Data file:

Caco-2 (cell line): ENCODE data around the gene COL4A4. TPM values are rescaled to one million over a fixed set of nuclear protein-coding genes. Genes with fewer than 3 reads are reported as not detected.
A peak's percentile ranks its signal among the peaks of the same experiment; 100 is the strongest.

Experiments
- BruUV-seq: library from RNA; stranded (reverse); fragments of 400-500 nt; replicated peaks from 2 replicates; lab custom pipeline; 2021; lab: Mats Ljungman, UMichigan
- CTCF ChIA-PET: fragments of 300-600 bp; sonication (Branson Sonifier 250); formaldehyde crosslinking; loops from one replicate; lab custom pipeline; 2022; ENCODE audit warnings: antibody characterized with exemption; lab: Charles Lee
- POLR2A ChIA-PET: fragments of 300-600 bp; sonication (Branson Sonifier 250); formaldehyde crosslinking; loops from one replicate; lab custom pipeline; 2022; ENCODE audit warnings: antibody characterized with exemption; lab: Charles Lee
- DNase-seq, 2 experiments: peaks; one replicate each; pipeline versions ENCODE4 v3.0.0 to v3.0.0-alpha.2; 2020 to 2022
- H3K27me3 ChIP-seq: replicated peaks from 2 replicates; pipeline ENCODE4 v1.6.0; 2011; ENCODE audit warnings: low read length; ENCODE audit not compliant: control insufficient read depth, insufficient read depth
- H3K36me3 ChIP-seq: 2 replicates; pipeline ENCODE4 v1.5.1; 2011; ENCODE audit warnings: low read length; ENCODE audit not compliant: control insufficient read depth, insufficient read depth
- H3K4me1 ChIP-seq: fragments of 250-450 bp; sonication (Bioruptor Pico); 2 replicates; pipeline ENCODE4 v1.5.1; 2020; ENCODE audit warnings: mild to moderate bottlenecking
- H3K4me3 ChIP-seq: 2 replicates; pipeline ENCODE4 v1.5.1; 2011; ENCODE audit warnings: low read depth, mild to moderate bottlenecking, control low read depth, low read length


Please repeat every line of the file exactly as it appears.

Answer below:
Caco-2 (cell line): ENCODE data around the gene COL4A4. TPM values are rescaled to one million over a fixed set of nuclear protein-coding genes. Genes with fewer than 3 reads are reported as not detected.
A peak's percentile ranks its signal among the peaks of the same experiment; 100 is the strongest.

Experiments
- BruUV-seq: library from RNA; stranded (reverse); fragments of 400-500 nt; replicated peaks from 2 replicates; lab custom pipeline; 2021; lab: Mats Ljungman, UMichigan
- CTCF ChIA-PET: fragments of 300-600 bp; sonication (Branson Sonifier 250); formaldehyde crosslinking; loops from one replicate; lab custom pipeline; 2022; ENCODE audit warnings: antibody characterized with exemption; lab: Charles Lee
- POLR2A ChIA-PET: fragments of 300-600 bp; sonication (Branson Sonifier 250); formaldehyde crosslinking; loops from one replicate; lab custom pipeline; 2022; ENCODE audit warnings: antibody characterized with exemption; lab: Charles Lee
- DNase-seq, 2 experiments: peaks; one replicate each; pipeline versions ENCODE4 v3.0.0 to v3.0.0-alpha.2; 2020 to 2022
- H3K27me3 ChIP-seq: replicated peaks from 2 replicates; pipeline ENCODE4 v1.6.0; 2011; ENCODE audit warnings: low read length; ENCODE audit not compliant: control insufficient read depth, insufficient read depth
- H3K36me3 ChIP-seq: 2 replicates; pipeline ENCODE4 v1.5.1; 2011; ENCODE audit warnings: low read length; ENCODE audit not compliant: control insufficient read depth, insufficient read depth
- H3K4me1 ChIP-seq: fragments of 250-450 bp; sonication (Bioruptor Pico); 2 replicates; pipeline ENCODE4 v1.5.1; 2020; ENCODE audit warnings: mild to moderate bottlenecking
- H3K4me3 ChIP-seq: 2 replicates; pipeline ENCODE4 v1.5.1; 2011; ENCODE audit warnings: low read depth, mild to moderate bottlenecking, control low read depth, low read length